Thermaltake The Tower 100 Snow Review (Page 2 of 4)

Page 2 - Physical Look - Outside

The Thermaltake The Tower 100 Snow is very unique in its design and finish, especially since it does not look like a lot of other products. When I posted a photo of this on social media, some people thought it was a 3D printer, while others thought it was like a fridge. Editor-in-Chief Jonathan Kwan asked me why I had replaced my computer with an aquarium. When I mentioned tempered glass, mini ITX form factor, and chimney design in the introduction, I first thought of a case I previously reviewed, the SilverStone Lucid LD03-AF. However, while they both share these aspects, you can tell these two cases look quite different from each other. If you take a look at Thermaltake's other cases, there is an extended ATX version called The Tower 900, so you could say this is a mini version. We have the Snow Edition, so we have a fully white exterior mixed with three tempered glass side panels. These are mixed with some mesh panels and a solid metal one at the back. These metal parts are made up of steel, while the top panel is plastic. All in all, I really like this take on a mini ITX enclosure, even if it does take up a bit more space. I like the three clear sides and how much you are able to see of your build because of it. I think this alone will make your whole build quite an eye-catching one. Thermaltake has kept its branding relatively clean with just the modern "TT" logo inside.

This may be made for a smaller form factor, but these dimensions are not exactly small. In terms of dimensions, The Tower 100 Snow measures at 462.8mm in height, 266mm in width, and 266mm in depth. This makes this enclosure a rectangular prism, which is a pretty neat shape, although we have seen a similar shaped case in the previously mentioned SilverStone Lucid LD03-AF. However, this one is a bit taller than the Lucid LD03-AF. Interestingly, these numbers make The Tower 100 Snow taller and wider than some ATX cases like the Fractal Design Meshify 2 Compact. The enclosure is also quite heavy at 6.1kg, but it is understandable when we consider the materials used here. The build quality here is excellent with solid materials used and minimal gaps between the panels. Everything fits well together, both in appearance and in structure.

All of the front I/O can be found on the front-facing edge. Starting from the left, we have two circle pinhole lights for power and drive activity. The power light glows blue while the drive activity light blinks red. Next, we have a circle button for the power and a thinner rectangular button for reset. Next, we have two 3.5mm audio jacks for microphone and headphone, respectively. Next, there are two full-sized USB 3.1 ports and a single USB 3.2 Type-C port. I like that Thermaltake did not cut out one of the full-sized ports as some other case manufacturers are in the habit of doing. Moving towards the back, you can see we have a large honeycomb array for an exhaust grille. This area is also backed by a black mesh to prevent dust from settling in at the top. Otherwise, this top portion is held on with two push-activated notches and can be released by pushing down this panel to pop it off. This middle piece is made up of metal, but the rim around it is plastic.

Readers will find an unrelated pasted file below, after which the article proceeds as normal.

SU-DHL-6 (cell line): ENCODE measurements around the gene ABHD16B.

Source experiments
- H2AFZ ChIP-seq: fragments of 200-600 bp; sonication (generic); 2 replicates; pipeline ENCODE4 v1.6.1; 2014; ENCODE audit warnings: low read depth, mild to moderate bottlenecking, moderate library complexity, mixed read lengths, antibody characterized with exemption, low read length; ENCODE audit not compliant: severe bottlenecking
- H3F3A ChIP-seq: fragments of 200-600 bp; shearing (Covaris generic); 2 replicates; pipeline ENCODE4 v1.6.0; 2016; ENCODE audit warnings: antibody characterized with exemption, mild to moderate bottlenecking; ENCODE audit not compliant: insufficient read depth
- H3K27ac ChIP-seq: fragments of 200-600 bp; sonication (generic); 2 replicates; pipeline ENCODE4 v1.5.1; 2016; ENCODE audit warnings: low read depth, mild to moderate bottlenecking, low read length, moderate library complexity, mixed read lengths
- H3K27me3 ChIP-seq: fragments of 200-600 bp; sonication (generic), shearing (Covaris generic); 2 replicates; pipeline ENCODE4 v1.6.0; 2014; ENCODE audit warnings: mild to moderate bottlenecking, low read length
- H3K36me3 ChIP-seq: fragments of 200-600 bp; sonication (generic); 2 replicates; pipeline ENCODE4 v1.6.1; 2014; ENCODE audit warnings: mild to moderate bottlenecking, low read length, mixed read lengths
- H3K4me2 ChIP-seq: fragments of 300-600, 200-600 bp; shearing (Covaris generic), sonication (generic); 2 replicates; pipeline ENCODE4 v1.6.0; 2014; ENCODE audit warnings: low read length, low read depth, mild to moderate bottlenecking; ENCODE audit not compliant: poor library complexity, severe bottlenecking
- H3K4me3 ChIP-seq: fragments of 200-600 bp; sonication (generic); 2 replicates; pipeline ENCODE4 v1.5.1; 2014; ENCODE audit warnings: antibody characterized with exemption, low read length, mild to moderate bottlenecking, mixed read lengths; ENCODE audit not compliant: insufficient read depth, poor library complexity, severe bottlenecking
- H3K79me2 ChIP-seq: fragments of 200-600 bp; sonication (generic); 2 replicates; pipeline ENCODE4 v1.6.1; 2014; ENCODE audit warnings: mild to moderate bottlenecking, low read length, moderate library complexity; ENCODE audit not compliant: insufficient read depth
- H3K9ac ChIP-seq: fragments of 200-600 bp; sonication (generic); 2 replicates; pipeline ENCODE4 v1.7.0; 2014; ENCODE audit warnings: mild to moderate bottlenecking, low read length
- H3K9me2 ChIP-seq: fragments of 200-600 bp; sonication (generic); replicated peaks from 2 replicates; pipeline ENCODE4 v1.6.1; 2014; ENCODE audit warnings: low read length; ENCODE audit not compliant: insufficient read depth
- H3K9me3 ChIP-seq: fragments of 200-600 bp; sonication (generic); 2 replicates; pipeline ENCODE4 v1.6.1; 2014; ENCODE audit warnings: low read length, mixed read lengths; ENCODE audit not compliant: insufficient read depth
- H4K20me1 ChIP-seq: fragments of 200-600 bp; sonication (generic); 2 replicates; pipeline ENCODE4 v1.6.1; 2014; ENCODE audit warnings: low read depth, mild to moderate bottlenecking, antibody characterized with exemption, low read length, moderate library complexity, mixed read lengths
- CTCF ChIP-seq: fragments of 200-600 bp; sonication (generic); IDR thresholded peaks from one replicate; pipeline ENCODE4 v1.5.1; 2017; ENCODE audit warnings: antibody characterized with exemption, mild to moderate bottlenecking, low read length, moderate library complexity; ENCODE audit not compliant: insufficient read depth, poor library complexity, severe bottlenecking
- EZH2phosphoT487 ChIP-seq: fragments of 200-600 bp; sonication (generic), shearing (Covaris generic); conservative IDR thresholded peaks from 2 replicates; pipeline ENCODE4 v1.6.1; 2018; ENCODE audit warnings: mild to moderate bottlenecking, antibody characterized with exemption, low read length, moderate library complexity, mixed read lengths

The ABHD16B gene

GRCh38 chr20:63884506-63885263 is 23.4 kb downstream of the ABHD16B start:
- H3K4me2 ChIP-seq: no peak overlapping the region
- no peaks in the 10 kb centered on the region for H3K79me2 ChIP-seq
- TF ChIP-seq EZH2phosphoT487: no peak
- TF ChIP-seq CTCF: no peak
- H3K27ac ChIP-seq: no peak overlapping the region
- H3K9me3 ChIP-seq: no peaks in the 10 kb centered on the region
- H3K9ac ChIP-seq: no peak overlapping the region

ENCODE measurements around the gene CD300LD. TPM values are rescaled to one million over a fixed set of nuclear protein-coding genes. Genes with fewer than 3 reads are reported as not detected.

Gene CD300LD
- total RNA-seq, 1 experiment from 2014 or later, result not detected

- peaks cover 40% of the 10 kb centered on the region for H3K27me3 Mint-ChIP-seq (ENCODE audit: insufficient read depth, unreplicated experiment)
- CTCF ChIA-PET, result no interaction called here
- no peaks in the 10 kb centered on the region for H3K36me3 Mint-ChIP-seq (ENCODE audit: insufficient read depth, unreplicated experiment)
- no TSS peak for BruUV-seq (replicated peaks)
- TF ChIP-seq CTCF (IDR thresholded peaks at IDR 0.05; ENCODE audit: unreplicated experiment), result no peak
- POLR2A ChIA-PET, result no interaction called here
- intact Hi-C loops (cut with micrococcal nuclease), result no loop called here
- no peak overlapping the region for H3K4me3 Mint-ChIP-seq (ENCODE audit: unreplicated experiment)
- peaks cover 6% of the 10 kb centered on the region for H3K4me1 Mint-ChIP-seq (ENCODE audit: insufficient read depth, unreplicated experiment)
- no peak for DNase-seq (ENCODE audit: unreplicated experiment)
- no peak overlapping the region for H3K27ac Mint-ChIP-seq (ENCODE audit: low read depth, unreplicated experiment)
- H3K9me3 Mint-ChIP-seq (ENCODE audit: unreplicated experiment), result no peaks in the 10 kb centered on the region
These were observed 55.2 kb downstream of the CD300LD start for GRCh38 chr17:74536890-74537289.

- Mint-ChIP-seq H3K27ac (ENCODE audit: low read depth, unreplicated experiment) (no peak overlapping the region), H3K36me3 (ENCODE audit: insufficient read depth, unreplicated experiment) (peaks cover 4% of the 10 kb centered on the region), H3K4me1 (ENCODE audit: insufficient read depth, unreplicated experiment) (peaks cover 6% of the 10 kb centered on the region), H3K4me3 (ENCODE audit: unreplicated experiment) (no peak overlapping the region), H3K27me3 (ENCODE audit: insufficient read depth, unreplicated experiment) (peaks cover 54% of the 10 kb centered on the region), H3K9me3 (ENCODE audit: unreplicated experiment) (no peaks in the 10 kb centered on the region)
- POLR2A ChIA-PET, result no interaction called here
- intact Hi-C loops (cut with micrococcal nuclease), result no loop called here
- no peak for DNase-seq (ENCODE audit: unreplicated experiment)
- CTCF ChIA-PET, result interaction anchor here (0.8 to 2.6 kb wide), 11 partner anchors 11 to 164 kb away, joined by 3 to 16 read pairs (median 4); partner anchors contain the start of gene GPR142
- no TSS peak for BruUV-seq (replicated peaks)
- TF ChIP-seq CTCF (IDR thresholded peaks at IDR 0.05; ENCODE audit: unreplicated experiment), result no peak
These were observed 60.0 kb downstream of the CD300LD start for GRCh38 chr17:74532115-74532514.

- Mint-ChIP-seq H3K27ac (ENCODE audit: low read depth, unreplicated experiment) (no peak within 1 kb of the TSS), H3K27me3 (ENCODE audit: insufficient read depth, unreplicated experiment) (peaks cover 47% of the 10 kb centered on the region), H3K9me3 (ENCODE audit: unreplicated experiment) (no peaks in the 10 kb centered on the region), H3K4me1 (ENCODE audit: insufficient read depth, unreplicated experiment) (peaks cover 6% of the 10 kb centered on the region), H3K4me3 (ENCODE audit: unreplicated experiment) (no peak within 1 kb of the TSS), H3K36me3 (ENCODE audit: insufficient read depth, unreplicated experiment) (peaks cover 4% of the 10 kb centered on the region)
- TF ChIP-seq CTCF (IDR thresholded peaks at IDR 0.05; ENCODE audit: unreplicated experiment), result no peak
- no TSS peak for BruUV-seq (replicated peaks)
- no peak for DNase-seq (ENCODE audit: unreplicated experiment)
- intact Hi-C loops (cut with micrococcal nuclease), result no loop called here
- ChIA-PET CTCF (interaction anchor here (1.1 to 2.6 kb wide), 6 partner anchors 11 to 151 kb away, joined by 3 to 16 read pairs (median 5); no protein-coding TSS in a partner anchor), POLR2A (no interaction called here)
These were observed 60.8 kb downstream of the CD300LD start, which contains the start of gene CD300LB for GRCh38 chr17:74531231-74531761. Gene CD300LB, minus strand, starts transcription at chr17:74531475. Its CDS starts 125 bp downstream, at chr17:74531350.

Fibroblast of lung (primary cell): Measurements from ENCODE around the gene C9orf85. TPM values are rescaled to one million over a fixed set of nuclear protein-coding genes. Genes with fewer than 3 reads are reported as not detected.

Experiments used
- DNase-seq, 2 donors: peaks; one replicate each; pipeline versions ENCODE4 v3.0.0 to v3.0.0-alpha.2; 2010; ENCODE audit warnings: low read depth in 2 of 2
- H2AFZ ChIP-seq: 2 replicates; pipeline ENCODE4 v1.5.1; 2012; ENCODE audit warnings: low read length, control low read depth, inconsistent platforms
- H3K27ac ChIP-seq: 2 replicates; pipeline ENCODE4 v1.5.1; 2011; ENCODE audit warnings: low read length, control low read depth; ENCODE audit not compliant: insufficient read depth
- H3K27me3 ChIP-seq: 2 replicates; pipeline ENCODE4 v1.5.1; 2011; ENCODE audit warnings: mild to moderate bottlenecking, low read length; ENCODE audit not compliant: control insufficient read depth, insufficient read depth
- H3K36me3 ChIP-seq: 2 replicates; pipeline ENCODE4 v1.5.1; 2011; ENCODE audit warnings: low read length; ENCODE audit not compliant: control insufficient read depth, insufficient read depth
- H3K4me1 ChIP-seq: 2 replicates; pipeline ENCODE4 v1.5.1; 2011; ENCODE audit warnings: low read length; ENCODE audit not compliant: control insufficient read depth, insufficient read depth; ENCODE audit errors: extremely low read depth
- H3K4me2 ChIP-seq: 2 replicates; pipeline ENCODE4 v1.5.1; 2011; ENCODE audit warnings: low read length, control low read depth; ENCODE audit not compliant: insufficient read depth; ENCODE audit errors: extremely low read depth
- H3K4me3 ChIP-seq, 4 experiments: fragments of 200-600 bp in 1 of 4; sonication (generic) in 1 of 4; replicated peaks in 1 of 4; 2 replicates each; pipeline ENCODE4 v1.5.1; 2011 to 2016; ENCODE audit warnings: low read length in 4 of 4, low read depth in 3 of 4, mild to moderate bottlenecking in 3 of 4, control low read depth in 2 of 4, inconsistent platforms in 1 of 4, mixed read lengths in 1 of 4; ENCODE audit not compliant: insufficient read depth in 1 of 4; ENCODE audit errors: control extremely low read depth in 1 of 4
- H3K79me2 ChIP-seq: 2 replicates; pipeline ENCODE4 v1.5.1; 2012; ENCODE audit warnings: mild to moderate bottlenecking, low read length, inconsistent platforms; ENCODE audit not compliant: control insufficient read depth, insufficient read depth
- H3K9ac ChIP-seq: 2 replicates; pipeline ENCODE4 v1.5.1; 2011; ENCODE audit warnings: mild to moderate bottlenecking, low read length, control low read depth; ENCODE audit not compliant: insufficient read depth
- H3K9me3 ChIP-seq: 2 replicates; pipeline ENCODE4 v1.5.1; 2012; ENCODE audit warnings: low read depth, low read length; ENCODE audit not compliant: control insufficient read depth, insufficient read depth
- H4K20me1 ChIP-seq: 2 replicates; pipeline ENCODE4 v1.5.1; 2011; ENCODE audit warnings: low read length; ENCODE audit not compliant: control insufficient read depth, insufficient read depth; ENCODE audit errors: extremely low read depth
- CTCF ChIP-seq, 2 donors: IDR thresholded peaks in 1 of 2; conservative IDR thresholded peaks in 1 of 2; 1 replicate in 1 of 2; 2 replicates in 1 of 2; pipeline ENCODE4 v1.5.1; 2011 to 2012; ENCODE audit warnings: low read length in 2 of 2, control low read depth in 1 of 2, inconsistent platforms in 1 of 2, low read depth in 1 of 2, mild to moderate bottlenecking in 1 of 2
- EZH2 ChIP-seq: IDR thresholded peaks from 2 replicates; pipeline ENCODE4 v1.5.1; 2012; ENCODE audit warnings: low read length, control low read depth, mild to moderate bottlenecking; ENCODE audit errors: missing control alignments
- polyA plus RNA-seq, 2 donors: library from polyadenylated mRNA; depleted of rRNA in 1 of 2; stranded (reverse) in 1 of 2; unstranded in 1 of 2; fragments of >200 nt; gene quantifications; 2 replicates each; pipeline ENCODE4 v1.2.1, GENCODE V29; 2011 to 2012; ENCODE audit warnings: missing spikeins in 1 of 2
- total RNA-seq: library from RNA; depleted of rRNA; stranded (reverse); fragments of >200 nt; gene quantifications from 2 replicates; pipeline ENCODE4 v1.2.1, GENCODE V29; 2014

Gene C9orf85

Moving to the sides, both the left and right side of the Thermaltake The Tower 100 Snow look the same. These panels are made up of two portions. The bottom portion is the sectioned off mesh with line holes. This area is removed from the bottom, where a single thumbscrew holds it in place. Meanwhile, the tempered glass and grille panel up top is held on with sliding clips. This should allow some air to pass through to the inner portion of the case while also giving users a clear view of their contents. Once again, these panels are quite solid with their metal construction, although I would like to see this whole side panel be one entire piece rather than two separate ones to make installation and removal easier.

At the back, we have a few interesting holes to point out. First, we have two cabling holes at the top of the case located behind the top plastic rim. This allows users to pass their cables to the motherboard I/O, as you will see on the next page. Moving down, you can see four captive thumbscrews are here to hold the back panel to the rest of the Tower 100 Snow. In the middle, we have a large cutout with a black plastic mesh lining. Behind the mesh filter is a grille and mounting positions for a single 120 or 140mm fan. At the bottom of the enclosure is a large opening for a standard size ATX power supply. While it is nice to see the standard sizing of power supplies supported here, this should come to no surprise considering how large the Thermaltake The Tower 100 Snow is in the first place.

At the bottom of the Thermaltake The Tower 100 Snow, there are a few interesting things to point out. First, we have four feet that are lined with rubber rings to prevent vibration between the case and the surface it sits on. It seems we have lost one of the rubber rings on one of my feet, but I think this is just a one-off issue, no pun intended. We can see the three thumbscrews attached to the front and two sides to hold the bottom ventilation panels in place. Finally, we have not one, but two plastic mesh trays. These ensure the ventilation drawn in from the bottom is filtered. The larger area is for intake by the power supply, while the other one is for intake near the expansion card.

Page Index
1. Introduction, Packaging, Specifications
2. Physical Look - Outside
3. Physical Look - Inside
4. Installation and Conclusion